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Mid Staffs inquiry: lack of HCA regulation a serious issue

  • 2 Comments

Pressure is mounting on ministers to consider statutory regulation of healthcare assistants after the chair of the Mid Staffordshire Foundation Trust public inquiry revealed it was top of his list of concerns.

Speaking at the inquiry’s closing session this week, Robert Francis QC set out 20 issues he would be considering when producing his recommendations, due to be published next year.

The regulation and training of HCAs was first on the list. Also of concern are the training and standards of registered nurses, the nature and scope of a duty of candour, protection for whistleblowers and the impact of skill mix and staffing levels on safety and quality of care.

The government announced plans for a voluntary register for HCAs last month and has said it does not favour compulsory registration on cost grounds.

However, health minister Earl Howe has previously committed to “consider carefully” Mr Francis’ recommendations and to bring forward another health bill to implement them if necessary. 

Counsel to the inquiry Tom Kark QC, who is Mr Francis’ key adviser, said the lack of HCA regulation and registration appeared to be a “surprising and potentially dangerous” gap in the healthcare system.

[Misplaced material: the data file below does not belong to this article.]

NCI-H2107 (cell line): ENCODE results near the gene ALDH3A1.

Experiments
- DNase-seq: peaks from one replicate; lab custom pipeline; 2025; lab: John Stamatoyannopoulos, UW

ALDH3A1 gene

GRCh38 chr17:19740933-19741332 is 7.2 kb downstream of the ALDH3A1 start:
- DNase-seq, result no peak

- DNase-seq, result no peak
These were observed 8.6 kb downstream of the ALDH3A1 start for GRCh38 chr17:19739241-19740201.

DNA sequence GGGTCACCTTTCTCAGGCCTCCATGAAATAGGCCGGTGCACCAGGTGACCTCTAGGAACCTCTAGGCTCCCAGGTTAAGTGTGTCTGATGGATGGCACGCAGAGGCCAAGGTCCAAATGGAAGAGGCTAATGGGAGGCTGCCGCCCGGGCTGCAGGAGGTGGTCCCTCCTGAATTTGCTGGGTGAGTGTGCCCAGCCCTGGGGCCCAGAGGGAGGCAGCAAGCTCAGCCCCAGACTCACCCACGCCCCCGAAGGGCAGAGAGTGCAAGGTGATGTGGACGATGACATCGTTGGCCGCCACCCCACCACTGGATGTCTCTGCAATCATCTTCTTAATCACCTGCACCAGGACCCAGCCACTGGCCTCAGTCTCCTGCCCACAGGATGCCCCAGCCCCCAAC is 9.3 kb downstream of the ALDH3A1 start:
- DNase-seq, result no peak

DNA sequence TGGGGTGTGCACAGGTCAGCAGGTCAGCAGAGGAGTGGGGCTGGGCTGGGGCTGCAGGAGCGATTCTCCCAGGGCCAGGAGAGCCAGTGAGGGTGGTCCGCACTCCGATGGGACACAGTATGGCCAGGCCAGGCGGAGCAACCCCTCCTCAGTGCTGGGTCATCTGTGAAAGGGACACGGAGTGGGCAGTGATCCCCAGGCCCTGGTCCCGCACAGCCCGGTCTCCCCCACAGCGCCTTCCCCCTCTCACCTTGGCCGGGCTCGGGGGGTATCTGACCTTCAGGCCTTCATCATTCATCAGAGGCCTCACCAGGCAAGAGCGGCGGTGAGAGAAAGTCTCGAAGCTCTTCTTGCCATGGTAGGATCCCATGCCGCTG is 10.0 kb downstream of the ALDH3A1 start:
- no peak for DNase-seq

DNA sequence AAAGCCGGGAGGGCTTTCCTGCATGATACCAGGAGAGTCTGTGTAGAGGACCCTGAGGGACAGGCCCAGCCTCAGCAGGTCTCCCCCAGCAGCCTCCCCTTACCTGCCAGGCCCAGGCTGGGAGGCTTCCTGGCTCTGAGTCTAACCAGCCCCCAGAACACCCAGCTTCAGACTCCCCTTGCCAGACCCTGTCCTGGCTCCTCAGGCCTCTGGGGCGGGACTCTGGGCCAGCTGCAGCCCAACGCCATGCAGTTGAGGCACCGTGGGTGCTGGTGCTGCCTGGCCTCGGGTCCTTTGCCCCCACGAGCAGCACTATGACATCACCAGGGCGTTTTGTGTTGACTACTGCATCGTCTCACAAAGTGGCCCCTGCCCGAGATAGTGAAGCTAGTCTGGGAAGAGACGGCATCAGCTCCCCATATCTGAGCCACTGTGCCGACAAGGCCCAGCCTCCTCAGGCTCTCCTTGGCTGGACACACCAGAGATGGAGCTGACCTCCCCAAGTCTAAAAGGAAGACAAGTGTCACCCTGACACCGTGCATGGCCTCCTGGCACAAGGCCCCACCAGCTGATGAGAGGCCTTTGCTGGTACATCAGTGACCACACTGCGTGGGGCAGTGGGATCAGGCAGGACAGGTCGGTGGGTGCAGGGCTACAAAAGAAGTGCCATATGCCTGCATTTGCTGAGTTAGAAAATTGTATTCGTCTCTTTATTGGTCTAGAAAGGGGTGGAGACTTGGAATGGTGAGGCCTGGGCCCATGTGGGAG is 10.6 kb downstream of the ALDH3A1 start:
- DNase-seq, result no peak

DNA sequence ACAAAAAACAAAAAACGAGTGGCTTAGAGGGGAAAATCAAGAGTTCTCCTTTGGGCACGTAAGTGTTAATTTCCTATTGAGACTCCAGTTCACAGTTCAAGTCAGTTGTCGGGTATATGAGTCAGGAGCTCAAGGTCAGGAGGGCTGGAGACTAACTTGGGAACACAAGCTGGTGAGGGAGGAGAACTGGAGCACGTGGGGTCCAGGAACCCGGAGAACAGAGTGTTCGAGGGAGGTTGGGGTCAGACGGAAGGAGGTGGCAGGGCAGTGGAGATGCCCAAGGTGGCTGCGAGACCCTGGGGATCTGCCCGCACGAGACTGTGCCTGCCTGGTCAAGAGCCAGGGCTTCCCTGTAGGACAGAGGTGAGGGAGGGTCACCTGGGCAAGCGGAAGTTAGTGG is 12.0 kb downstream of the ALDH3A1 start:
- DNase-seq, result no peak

He accused the government of failing to deal with the issue due to the “size of the problem”.

  • 2 Comments

Readers' comments (2)

  • michael stone

    No, I do not agree that 'The regulation and training of HCAs was first on the list'.

    'the nature and scope of a duty of candour, protection for whistleblowers' is first on the list, in my opinion - because 'paying attention to concerns' should resolve most other problems.

    One of today's papers, carried:

    'Between 2004 and 2008, A&E staff nurse Helene Donelly submitted more than 50 reports warning the hospital managers about risks to patients from faulty equpment, untrained staff and lack of staff. Despite always ticking the box on the form saying she wanted feedback, she received none'.

    The problem is how concerns are handled - if complaints and concerns are treated properly, then the issues should be addressed adequately.

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  • I read the story on the regulation of HCA with interest. I work in Scotland in a care home as a carer. I am registered with the Scottish Social Services Council - the cost is £20 per 5 years. Like nurses, we have to have 10 days/60 hours relevant training courses. To work as a carer, I have to be registered, and if I apply for another job in the future, I would also have to be a member of the Protection of Vulnerable groups register. What is most important, a well trained and educated group of staff, or cost? If nurses and doctors have to be registered, then why not care staff?

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